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In September 1826, Thomas Burrowes left his family temporarily in Montreal and went up the Ottawa River. He arrived in Columbia Falls Village on September 23, 1826, just a few days after Lieutenant-Colonel John By, commandant of the Rideau Canal project. Burrowes and other members of the team stayed initially at a hotel in the little community. There, Lord Dalhousie (Governor of Canada) and Lieutenant-Colonel John By (commandant of the Rideau Canal) conferred and decided that, even before work began on the south shore of the Ottawa River, a bridge was needed to take men and supplies across the water. Thomas Burrowes was one of the men assigned to build the Union Bridge below the Chaudière Falls.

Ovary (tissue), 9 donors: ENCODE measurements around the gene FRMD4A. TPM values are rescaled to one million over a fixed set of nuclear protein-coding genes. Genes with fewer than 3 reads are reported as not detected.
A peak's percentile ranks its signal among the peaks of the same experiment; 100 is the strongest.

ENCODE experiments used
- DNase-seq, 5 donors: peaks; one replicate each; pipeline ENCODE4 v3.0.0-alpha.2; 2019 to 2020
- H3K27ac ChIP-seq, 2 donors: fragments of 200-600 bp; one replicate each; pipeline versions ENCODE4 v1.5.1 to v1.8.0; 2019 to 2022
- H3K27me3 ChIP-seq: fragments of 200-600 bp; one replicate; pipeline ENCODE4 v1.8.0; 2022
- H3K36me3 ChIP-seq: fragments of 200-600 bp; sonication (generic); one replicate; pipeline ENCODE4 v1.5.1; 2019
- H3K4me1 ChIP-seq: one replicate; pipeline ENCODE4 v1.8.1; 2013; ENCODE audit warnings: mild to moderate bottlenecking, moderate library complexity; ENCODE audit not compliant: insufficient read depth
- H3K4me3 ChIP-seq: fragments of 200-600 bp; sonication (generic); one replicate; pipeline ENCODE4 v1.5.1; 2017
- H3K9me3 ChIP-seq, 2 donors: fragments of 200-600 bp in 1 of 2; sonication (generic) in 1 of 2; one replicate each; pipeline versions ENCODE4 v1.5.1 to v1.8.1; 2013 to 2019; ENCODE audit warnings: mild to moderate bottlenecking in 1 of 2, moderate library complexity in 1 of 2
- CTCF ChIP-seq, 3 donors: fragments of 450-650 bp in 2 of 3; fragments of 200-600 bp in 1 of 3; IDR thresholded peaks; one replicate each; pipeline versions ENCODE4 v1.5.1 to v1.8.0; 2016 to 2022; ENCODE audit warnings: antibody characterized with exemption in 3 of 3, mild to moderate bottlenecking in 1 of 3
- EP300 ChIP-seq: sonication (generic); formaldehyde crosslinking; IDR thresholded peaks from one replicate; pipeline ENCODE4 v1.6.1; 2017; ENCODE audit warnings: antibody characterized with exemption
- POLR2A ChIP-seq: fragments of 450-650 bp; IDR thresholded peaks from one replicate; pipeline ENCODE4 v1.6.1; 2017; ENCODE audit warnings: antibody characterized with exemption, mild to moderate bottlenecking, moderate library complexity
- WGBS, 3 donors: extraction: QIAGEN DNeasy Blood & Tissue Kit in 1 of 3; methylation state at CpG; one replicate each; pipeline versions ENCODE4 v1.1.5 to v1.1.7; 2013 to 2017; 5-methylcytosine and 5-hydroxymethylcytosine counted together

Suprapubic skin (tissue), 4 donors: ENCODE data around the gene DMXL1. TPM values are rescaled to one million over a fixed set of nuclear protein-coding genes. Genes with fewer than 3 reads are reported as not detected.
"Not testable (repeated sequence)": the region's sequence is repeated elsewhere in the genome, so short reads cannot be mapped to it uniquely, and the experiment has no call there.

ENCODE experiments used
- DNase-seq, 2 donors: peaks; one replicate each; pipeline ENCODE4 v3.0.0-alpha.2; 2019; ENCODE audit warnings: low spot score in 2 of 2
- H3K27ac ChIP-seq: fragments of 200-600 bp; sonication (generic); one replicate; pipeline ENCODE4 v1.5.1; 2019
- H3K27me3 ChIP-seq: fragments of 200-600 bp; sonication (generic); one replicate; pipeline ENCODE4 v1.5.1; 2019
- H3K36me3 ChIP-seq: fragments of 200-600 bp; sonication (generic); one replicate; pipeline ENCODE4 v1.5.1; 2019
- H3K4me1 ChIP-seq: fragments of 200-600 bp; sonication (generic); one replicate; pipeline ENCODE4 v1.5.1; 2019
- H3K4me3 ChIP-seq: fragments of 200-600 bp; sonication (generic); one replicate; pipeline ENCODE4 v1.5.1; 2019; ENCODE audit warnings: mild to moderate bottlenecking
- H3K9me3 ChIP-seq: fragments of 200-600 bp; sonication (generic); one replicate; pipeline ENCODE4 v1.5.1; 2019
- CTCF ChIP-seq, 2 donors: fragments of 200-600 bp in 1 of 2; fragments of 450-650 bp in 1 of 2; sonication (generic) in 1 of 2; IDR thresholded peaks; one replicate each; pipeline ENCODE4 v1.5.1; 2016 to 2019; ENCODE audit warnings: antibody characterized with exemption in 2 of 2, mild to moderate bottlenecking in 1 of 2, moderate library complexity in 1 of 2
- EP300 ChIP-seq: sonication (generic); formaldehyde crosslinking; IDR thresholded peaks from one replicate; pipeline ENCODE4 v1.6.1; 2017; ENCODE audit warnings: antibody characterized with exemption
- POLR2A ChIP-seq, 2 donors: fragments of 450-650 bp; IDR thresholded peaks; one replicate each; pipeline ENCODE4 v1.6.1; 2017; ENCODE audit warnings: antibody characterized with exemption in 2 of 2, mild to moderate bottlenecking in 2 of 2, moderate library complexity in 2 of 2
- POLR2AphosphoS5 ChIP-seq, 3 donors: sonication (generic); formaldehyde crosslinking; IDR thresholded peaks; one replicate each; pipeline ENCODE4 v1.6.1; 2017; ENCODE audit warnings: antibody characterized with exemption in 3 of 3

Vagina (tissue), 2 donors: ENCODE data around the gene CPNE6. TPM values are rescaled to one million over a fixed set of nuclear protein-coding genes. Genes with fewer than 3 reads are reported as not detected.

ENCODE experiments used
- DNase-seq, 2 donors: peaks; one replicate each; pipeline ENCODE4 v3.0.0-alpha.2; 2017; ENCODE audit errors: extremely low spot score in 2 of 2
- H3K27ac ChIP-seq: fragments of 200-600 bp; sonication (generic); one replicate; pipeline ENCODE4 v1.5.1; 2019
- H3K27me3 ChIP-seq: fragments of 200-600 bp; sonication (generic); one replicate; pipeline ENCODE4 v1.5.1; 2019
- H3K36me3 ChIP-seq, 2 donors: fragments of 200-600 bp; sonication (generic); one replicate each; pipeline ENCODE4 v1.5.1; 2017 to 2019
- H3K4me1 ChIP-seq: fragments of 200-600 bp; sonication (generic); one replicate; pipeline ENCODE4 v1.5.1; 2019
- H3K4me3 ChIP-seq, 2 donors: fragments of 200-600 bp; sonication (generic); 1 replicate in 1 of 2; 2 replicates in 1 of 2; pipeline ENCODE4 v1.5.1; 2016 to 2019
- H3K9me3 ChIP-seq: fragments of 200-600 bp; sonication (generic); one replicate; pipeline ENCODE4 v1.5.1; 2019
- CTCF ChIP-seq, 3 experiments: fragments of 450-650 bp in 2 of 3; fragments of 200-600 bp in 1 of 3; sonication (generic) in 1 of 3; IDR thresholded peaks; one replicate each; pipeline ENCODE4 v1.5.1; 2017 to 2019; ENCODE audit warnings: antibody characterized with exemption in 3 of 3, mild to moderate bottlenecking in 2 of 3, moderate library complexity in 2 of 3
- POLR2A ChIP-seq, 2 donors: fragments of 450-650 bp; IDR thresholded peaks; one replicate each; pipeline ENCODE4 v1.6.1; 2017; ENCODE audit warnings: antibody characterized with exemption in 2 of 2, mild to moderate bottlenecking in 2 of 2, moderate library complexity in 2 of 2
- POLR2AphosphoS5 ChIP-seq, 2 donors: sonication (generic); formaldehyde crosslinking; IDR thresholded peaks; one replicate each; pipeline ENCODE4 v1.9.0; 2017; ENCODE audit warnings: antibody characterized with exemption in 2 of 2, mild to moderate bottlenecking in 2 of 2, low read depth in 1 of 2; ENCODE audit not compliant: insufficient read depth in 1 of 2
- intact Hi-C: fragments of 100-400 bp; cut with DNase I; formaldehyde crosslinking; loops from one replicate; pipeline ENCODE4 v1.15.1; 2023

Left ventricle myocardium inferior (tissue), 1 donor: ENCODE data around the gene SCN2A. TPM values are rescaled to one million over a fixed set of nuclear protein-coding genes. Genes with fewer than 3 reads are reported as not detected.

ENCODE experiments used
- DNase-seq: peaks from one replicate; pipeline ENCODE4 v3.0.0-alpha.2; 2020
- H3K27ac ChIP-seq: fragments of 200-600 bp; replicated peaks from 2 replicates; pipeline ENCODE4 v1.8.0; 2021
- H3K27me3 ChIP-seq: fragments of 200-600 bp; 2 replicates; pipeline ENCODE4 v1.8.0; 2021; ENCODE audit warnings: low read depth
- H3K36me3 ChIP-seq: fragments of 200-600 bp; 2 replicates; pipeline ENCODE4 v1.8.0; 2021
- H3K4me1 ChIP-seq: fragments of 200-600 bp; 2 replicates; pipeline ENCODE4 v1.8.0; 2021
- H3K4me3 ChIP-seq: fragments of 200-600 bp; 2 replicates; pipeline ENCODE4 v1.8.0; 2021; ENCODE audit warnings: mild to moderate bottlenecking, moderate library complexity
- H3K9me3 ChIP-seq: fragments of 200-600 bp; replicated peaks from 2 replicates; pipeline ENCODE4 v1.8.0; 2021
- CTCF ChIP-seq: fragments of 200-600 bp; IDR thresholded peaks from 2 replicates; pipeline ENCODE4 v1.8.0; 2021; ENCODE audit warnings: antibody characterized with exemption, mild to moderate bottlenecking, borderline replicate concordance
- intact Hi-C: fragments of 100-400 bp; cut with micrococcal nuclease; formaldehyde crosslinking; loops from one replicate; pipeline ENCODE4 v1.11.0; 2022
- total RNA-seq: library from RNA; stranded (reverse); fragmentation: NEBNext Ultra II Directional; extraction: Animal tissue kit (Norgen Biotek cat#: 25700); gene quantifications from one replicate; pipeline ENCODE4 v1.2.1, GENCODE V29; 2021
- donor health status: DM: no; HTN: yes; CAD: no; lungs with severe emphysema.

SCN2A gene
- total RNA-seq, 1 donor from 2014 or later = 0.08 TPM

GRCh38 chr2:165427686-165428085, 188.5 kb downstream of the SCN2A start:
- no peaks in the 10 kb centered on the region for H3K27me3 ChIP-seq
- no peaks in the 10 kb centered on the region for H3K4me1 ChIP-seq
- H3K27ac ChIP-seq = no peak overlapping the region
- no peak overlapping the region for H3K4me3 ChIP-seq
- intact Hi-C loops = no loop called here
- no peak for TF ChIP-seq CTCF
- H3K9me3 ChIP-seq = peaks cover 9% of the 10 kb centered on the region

Watercolour: Hull, (Lower Canada), on the Ottawa River; at the Chaudier Falls, 1830

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Hull, (Lower Canada), on the Ottawa River; at the Chaudier Falls, 1830
Thomas Burrowes fonds
Reference Code: C 1-0-0-0-6
Archives of Ontario, I0002123

In 1826, Thomas Burrowes arrived in Columbia Falls Village (a town, later renamed Hull, that was founded on the north shore of the Ottawa River in 1800).  This painting shows the town facing out towards the steep and densely forested southern shore where work on the canal was about to begin.